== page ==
Streets of tsunami-hit Tonga empty on first day of COVID lockdown


(Reuters) – The streets of tsunami-hit Tonga have been empty and silent on Thursday on the first full day of a lockdown imposed within the beforehand coronavirus-free nation after two wharf staff have been recognized with COVID-19.

“Normally this highway can be queueing with automobiles and other people, however as you possibly can see all retailers are closed, the whole lot is closed – taxi stands, retailers, supermarkets, it is closed,” stated native journalist Marian Kupu as she stood at a abandoned crossroads within the capital, shuttered buildings behind her.

“It’s a ghost city right here in Nuku’alofa.”

There had been fears an inflow of worldwide ships and planes delivering badly-needed water, shelter and meals after final month’s devastating volcanic eruption had elevated the danger of a pandemic outbreak within the remoted Pacific nation. Tonga had beforehand recorded just one COVID case.

However, the contaminated waterfront staff weren’t employed on docks being utilized by international navies to ship help, stated Curtis Tu’ihalangingie, Tonga’s deputy head of mission in Australia.

The Australian Defence Force’s Chief of Joint Operations, Greg Bilton, stated samples from the wharf staff can be despatched to Australia for testing to confirm the pressure’s origin. An extra three circumstances have been recognized in a household, Tongan radio station BroadcomFM reported on Wednesday.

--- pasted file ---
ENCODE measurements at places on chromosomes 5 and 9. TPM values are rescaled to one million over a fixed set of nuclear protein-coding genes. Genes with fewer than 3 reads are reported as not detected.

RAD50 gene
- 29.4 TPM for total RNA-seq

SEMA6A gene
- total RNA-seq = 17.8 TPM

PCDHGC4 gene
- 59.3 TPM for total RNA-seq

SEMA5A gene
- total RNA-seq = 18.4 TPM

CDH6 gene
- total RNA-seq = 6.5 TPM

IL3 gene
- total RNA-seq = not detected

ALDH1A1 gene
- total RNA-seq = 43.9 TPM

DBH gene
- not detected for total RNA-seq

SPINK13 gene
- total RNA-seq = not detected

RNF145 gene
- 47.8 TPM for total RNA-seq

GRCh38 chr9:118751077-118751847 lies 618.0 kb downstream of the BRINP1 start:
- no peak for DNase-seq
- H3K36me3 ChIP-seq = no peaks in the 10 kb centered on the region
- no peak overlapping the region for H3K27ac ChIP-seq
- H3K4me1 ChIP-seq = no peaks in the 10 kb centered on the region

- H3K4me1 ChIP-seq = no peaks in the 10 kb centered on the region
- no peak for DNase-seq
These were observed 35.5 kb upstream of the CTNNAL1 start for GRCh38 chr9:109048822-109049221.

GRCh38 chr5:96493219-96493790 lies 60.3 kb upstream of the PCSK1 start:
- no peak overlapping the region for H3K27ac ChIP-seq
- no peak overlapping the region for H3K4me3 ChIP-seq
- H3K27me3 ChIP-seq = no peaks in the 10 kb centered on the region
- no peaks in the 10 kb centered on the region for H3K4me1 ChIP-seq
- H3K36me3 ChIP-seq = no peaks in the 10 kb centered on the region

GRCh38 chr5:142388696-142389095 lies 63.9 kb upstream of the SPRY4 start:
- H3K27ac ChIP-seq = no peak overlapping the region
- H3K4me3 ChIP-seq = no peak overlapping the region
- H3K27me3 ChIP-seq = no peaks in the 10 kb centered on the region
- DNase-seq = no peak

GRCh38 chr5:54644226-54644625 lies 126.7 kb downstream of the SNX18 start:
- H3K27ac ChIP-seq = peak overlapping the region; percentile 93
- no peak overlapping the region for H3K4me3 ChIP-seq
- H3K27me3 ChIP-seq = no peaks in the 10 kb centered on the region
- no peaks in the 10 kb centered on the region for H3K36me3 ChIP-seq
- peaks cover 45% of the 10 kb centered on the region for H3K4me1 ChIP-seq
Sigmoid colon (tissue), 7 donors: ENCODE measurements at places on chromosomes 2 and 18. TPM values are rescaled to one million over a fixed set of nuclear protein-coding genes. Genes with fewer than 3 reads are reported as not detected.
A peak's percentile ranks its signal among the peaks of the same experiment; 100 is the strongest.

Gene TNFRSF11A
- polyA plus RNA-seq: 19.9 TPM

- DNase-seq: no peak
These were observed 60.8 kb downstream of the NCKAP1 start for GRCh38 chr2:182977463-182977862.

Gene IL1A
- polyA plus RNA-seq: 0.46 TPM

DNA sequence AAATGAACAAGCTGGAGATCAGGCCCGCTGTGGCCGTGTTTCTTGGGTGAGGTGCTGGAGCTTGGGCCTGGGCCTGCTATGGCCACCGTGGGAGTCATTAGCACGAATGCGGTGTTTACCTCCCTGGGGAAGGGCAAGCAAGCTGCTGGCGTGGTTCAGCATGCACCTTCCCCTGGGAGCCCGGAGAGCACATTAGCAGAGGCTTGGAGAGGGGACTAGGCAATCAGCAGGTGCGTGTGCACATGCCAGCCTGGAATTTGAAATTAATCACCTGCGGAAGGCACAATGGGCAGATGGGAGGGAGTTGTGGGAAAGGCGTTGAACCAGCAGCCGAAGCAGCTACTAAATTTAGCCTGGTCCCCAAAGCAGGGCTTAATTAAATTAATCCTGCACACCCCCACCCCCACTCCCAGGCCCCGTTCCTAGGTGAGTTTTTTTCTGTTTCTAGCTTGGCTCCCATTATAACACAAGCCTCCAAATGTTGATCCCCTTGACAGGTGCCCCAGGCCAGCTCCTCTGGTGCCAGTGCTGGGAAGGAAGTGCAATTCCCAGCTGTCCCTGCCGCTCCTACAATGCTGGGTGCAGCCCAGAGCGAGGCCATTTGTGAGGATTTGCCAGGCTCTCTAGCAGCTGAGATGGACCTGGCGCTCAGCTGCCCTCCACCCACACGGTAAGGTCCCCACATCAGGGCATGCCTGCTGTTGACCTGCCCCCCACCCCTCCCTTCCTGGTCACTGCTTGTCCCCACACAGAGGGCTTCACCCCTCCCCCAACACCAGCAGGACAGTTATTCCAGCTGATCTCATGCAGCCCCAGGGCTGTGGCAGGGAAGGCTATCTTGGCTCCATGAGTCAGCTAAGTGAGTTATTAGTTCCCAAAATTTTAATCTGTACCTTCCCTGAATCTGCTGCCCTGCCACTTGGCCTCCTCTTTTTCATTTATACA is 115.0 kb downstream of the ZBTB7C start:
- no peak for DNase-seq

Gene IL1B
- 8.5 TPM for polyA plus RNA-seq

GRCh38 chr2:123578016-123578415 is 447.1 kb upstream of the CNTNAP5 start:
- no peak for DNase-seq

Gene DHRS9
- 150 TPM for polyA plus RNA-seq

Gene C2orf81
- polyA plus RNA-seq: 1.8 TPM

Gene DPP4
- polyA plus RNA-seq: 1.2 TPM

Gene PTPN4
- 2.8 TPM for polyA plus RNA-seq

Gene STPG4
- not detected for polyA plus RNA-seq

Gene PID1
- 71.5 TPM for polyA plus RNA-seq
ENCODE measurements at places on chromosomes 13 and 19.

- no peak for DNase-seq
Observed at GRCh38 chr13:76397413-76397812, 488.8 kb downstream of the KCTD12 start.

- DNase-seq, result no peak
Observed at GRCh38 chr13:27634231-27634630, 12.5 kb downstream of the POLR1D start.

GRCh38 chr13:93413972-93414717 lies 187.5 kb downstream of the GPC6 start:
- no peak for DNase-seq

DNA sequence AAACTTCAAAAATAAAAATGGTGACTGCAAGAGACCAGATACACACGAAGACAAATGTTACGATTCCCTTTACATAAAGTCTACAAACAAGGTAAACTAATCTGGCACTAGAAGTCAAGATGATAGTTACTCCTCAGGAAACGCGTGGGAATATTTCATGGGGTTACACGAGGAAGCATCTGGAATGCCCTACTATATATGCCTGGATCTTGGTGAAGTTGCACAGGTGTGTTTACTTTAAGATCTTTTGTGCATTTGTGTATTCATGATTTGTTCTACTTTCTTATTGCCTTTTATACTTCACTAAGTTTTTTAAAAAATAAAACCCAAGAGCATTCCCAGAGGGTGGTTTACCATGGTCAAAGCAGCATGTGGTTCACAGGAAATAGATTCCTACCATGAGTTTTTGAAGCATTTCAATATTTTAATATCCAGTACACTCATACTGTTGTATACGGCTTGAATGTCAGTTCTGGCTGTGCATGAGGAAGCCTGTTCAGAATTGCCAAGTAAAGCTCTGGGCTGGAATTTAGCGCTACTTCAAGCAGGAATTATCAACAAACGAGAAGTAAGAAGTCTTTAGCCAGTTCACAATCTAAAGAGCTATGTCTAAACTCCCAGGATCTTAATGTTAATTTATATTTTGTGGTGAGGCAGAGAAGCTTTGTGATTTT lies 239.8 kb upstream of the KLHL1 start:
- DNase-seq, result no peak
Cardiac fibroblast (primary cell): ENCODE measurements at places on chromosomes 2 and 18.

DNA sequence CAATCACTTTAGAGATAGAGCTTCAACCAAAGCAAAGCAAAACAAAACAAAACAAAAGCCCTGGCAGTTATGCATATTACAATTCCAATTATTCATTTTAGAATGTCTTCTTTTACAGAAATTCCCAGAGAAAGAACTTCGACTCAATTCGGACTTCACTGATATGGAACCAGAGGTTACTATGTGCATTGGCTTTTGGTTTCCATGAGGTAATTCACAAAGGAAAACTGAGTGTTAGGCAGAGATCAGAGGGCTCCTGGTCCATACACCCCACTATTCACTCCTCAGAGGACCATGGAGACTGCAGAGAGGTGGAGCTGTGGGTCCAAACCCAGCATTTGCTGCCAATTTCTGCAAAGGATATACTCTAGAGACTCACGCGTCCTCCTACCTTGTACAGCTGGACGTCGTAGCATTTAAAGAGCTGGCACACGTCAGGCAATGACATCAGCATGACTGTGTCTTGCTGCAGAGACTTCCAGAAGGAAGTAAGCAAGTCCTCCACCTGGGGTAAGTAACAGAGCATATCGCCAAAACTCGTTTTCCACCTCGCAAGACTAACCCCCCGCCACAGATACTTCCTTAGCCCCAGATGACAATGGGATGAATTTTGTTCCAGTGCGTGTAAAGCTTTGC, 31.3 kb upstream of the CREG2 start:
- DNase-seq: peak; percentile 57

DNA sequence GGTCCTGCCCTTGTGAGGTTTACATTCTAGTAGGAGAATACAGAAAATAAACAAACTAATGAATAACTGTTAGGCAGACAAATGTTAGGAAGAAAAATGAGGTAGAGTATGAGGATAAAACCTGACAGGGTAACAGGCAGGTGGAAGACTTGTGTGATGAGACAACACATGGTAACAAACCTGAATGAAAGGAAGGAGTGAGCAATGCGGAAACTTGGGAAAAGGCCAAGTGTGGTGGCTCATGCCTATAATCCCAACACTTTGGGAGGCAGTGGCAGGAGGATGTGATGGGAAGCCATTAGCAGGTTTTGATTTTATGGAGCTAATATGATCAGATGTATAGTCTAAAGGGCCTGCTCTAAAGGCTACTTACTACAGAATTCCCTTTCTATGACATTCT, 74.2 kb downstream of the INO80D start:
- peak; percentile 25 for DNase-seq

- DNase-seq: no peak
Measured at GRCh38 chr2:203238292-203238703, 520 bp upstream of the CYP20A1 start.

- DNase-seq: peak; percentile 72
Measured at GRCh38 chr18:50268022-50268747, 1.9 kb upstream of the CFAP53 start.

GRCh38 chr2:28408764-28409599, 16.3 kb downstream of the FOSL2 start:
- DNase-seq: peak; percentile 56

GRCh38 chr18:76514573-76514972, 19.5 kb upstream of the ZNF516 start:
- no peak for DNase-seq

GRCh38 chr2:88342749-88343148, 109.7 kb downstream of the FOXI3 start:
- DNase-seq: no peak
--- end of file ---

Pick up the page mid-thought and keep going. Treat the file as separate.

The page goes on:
Tongans had queued outdoors banks and petrol stations on Wednesday forward of the lockdown which began at 6 p.m. (0500 GMT).

“Tonga has been hit with two disasters,” stated Fe’iloakitau Tevi, chief of employees at Tonga’s international affairs ministry.

“One is of course the eruption and the second is the invention of the COVID-19 circumstances. There is a lockdown and I feel it is a good factor. We have to be monitoring and doing tracing of those that have been in touch with the first two COVID circumstances.”

(Reporting by Stefica Nicol Bikes; Editing by Karishma Singh and Jane Wardell)

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